Now Reading: COVID-19 And No Longer Taking Life For Granted

COVID-19 And No Longer Taking Life For Granted

A week ago, I began writing a blog post on the right time to say “I love you” in a relationship. Now, that post feels rather trivial. In the time since I started writing it, Australia has closed its borders, the United States has warned against gatherings of more than 10 people and the UK has closed schools indefinitely.

The world we’re living in now is fundamentally different to the world we were living in last week. With the threat posed by COVID-19, and the actions being taken to mitigate that threat, there are so many aspects of life that can no longer be taken for granted:


I work for an organisation that speaks in schools throughout Australia and New Zealand. I do my 40 hours per week, the money shows up in my account, and I can pay my bills.

But if schools close (which hasn’t happened yet) or if schools adopt a policy of bringing in no external speakers (which is happening), I’m in trouble. All of a sudden, this stable income that I’ve taken for granted over the past year isn’t so stable.

For the first time, I’m having to contemplate redundancy, and the possibility of needing to find work in an economy where work will be hard to come by. What’s crazier is that my uncertainty could be considered a blessing. There are a lot of people already living the reality that I’m just having to contemplate.


Up until a week ago, it was frustrating to go to a supermarket and find that they were out of stock of a particular brand of foodstuff that I liked.

But now, if I want pasta, or bread, or bacon, I’m out of luck. The shelves are empty. For the first time in my adult life, I can’t just go to the store and buy as much bacon as I want, pretty much whenever I want.

If your family was anything like mine, you grew up constantly being reminded at the dinner table that you shouldn’t take the food on your plate for granted. But until a week ago, I still did.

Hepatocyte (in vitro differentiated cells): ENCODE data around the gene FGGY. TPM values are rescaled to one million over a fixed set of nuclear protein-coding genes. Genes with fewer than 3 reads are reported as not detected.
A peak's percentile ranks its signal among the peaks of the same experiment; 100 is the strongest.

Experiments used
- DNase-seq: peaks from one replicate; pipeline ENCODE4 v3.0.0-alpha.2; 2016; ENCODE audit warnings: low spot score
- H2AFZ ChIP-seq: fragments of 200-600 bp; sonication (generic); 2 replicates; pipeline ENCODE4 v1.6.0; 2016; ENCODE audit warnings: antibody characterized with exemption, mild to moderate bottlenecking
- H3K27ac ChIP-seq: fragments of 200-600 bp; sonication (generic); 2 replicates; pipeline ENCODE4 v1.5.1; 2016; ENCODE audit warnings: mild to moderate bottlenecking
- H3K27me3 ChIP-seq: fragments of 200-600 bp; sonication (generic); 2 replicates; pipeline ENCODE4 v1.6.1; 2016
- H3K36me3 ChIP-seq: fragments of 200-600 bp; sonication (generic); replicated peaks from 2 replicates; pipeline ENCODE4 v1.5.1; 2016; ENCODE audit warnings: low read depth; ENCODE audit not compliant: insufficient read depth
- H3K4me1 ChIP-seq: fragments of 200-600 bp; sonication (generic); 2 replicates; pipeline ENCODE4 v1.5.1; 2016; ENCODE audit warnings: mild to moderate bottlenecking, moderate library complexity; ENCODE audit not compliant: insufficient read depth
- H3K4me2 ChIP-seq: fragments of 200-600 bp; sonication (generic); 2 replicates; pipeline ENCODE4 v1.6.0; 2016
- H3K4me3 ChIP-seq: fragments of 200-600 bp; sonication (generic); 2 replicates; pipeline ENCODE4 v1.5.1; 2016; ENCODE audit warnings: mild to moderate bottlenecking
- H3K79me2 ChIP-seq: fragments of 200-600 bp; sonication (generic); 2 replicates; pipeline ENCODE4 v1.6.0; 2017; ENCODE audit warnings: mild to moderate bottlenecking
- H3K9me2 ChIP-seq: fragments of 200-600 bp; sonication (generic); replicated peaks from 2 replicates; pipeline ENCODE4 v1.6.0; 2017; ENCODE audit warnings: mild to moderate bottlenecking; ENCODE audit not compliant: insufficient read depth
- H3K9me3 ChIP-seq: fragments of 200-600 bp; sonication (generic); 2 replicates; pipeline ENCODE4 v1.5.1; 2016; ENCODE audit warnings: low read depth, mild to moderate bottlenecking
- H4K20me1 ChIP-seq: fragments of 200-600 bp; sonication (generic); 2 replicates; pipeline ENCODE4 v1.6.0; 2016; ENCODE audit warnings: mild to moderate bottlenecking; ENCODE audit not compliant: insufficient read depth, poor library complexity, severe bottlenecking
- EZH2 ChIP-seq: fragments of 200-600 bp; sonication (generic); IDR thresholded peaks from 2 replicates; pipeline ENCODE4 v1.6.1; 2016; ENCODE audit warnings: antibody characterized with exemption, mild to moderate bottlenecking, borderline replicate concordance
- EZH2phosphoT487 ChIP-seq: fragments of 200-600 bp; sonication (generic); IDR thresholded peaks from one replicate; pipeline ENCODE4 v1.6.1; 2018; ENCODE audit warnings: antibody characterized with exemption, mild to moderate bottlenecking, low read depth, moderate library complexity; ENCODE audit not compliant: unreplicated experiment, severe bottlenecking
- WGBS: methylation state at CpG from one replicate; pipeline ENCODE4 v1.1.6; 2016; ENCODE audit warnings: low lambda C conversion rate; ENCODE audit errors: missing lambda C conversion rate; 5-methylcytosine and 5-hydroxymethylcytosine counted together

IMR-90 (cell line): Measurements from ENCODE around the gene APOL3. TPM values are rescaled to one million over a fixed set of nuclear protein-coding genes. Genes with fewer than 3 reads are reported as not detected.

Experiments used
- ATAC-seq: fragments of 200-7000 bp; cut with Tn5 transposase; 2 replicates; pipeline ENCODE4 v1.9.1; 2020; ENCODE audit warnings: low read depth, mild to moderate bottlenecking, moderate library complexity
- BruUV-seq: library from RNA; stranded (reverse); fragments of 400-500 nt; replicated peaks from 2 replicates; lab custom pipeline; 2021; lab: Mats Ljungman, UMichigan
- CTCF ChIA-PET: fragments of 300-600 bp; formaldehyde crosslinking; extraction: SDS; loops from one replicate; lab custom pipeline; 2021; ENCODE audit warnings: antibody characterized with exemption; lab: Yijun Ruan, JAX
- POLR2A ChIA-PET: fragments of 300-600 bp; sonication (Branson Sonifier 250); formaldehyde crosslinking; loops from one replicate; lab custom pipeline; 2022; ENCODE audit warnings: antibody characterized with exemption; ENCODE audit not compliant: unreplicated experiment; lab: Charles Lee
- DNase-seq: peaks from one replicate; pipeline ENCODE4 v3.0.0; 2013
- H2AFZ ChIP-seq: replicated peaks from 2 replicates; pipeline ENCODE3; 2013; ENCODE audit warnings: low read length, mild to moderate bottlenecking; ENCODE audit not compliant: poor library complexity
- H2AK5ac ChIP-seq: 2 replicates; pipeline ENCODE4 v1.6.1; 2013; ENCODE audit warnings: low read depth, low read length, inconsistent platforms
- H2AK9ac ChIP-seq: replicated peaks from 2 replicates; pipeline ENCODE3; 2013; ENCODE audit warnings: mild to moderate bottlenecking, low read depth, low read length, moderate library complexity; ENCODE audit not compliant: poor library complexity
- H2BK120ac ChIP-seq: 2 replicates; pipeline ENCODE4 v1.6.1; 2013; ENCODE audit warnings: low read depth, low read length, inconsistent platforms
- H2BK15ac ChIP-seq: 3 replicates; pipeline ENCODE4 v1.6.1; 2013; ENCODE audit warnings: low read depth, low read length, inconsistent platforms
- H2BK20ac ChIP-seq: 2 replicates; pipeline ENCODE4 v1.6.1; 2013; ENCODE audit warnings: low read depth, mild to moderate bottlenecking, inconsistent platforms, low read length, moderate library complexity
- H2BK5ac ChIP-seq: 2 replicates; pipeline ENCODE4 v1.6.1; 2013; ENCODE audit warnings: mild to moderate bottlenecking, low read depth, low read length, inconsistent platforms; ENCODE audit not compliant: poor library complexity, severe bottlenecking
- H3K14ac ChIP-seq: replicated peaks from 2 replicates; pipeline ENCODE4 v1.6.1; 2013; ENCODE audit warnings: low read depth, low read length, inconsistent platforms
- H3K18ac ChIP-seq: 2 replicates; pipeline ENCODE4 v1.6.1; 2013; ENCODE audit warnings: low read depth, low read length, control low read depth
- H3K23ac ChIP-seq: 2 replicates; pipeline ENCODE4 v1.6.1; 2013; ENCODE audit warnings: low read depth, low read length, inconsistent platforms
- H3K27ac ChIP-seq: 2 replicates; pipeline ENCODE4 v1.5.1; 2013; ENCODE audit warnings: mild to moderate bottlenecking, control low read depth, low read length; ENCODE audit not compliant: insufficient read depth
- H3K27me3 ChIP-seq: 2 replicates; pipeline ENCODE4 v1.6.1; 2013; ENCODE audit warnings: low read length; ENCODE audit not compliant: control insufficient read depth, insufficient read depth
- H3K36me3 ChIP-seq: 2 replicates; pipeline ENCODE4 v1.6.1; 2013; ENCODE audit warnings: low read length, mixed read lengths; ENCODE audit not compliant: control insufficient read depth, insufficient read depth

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As someone who was raised Christian, Church has been a fixture every Sunday for all 26 years of my life. It has never even occurred to me that in a Western nation, we would be prevented from gathering together to worship. It sounds like something out of the pages of 1984.

But all over the world, governments are prohibiting the gathering of more than 100 people and Church services have been cancelled indefinitely. No more crowded pews, no more zoning out during the sermon, no more catching up with friends afterwards over lukewarm tea and biscuits.

The way that we can come together as the Body of Christ suddenly looks very different. If we’re going to gather together for worship, we’ll have to go full “64 A.D.” That means gathering together in small numbers in our homes, not unlike the early church did (though they probably had a poorer variety of biscuits).


Just two weeks ago, my wife and I were browsing Smart TVs for our new home Now, with our future employment uncertain, we’re trying to save every dollar we can. I’m sure that many households are in the same position.

Uncertainty, panic, and the prospect of less income are all going to mean that we tighten up with our spending.

In the midst of this, it’s crazy how ridiculous non-essential purchases suddenly look. Scrolling through social media, I’m still seeing the same ads for fancy watches and influencers trying to sell their personal clothing lines. All I can think is “who cares?”

This stuff hasn’t suddenly become superficial in the past two weeks. It’s always been superficial. It has just taken me a pandemic to realise it.


While coronavirus has brought a lot of worries, and an alarming bacon shortage at my local supermarket, it’s also given me a new perspective. Sitting at home, I’ve felt a lot of gratitude for everything I’ve taken for granted until now: the stable income, the full supermarket shelves, the freedom to go to church every Sunday.

Whenever we emerge from our lives of social distancing and self-isolation, I hope that’s a silver lining of this situation. I hope we’ve gained new perspective. When we resume our lives, I hope we no longer take them for granted.

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